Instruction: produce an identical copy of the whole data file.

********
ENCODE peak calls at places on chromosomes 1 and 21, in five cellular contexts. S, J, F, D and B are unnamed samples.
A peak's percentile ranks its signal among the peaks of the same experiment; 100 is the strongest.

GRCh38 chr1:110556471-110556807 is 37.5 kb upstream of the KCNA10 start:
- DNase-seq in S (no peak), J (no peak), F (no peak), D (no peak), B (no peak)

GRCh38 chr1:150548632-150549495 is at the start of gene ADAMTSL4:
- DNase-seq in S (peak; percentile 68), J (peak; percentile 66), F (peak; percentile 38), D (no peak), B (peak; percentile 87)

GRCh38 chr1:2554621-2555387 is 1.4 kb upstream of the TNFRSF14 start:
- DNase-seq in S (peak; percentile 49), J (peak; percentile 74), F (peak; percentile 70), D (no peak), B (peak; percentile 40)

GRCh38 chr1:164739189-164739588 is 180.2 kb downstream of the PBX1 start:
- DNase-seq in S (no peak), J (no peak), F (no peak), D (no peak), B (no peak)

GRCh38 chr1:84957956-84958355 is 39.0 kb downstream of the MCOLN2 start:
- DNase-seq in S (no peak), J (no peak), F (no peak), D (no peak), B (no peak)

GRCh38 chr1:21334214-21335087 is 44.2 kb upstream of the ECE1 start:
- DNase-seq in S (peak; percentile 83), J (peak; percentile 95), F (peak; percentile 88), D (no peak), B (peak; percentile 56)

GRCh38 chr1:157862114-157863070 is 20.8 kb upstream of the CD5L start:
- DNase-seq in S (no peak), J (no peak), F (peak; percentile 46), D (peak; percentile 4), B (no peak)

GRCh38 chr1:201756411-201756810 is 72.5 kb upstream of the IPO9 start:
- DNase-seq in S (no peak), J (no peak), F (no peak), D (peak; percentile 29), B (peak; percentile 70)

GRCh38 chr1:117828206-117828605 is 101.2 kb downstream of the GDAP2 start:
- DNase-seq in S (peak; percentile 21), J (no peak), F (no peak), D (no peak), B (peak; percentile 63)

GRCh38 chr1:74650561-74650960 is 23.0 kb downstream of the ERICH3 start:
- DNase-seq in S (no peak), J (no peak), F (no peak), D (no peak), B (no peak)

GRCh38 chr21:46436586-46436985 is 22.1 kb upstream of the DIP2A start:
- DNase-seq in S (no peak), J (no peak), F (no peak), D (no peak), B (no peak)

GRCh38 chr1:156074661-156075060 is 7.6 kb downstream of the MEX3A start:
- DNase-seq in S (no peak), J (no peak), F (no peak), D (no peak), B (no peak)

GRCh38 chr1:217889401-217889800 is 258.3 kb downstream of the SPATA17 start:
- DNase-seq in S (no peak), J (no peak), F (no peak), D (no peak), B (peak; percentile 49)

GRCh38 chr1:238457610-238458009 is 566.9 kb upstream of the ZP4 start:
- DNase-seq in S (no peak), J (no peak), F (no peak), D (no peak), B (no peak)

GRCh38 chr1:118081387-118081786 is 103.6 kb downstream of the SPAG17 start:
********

ENCODE peak calls at places on chromosomes 1 and 21, in five cellular contexts. S, J, F, D and B are unnamed samples.
A peak's percentile ranks its signal among the peaks of the same experiment; 100 is the strongest.

GRCh38 chr1:110556471-110556807 is 37.5 kb upstream of the KCNA10 start:
- DNase-seq in S (no peak), J (no peak), F (no peak), D (no peak), B (no peak)

GRCh38 chr1:150548632-150549495 is at the start of gene ADAMTSL4:
- DNase-seq in S (peak; percentile 68), J (peak; percentile 66), F (peak; percentile 38), D (no peak), B (peak; percentile 87)

GRCh38 chr1:2554621-2555387 is 1.4 kb upstream of the TNFRSF14 start:
- DNase-seq in S (peak; percentile 49), J (peak; percentile 74), F (peak; percentile 70), D (no peak), B (peak; percentile 40)

GRCh38 chr1:164739189-164739588 is 180.2 kb downstream of the PBX1 start:
- DNase-seq in S (no peak), J (no peak), F (no peak), D (no peak), B (no peak)

GRCh38 chr1:84957956-84958355 is 39.0 kb downstream of the MCOLN2 start:
- DNase-seq in S (no peak), J (no peak), F (no peak), D (no peak), B (no peak)

GRCh38 chr1:21334214-21335087 is 44.2 kb upstream of the ECE1 start:
- DNase-seq in S (peak; percentile 83), J (peak; percentile 95), F (peak; percentile 88), D (no peak), B (peak; percentile 56)

GRCh38 chr1:157862114-157863070 is 20.8 kb upstream of the CD5L start:
- DNase-seq in S (no peak), J (no peak), F (peak; percentile 46), D (peak; percentile 4), B (no peak)

GRCh38 chr1:201756411-201756810 is 72.5 kb upstream of the IPO9 start:
- DNase-seq in S (no peak), J (no peak), F (no peak), D (peak; percentile 29), B (peak; percentile 70)

GRCh38 chr1:117828206-117828605 is 101.2 kb downstream of the GDAP2 start:
- DNase-seq in S (peak; percentile 21), J (no peak), F (no peak), D (no peak), B (peak; percentile 63)

GRCh38 chr1:74650561-74650960 is 23.0 kb downstream of the ERICH3 start:
- DNase-seq in S (no peak), J (no peak), F (no peak), D (no peak), B (no peak)

GRCh38 chr21:46436586-46436985 is 22.1 kb upstream of the DIP2A start:
- DNase-seq in S (no peak), J (no peak), F (no peak), D (no peak), B (no peak)

GRCh38 chr1:156074661-156075060 is 7.6 kb downstream of the MEX3A start:
- DNase-seq in S (no peak), J (no peak), F (no peak), D (no peak), B (no peak)

GRCh38 chr1:217889401-217889800 is 258.3 kb downstream of the SPATA17 start:
- DNase-seq in S (no peak), J (no peak), F (no peak), D (no peak), B (peak; percentile 49)

GRCh38 chr1:238457610-238458009 is 566.9 kb upstream of the ZP4 start:
- DNase-seq in S (no peak), J (no peak), F (no peak), D (no peak), B (no peak)

GRCh38 chr1:118081387-118081786 is 103.6 kb downstream of the SPAG17 start: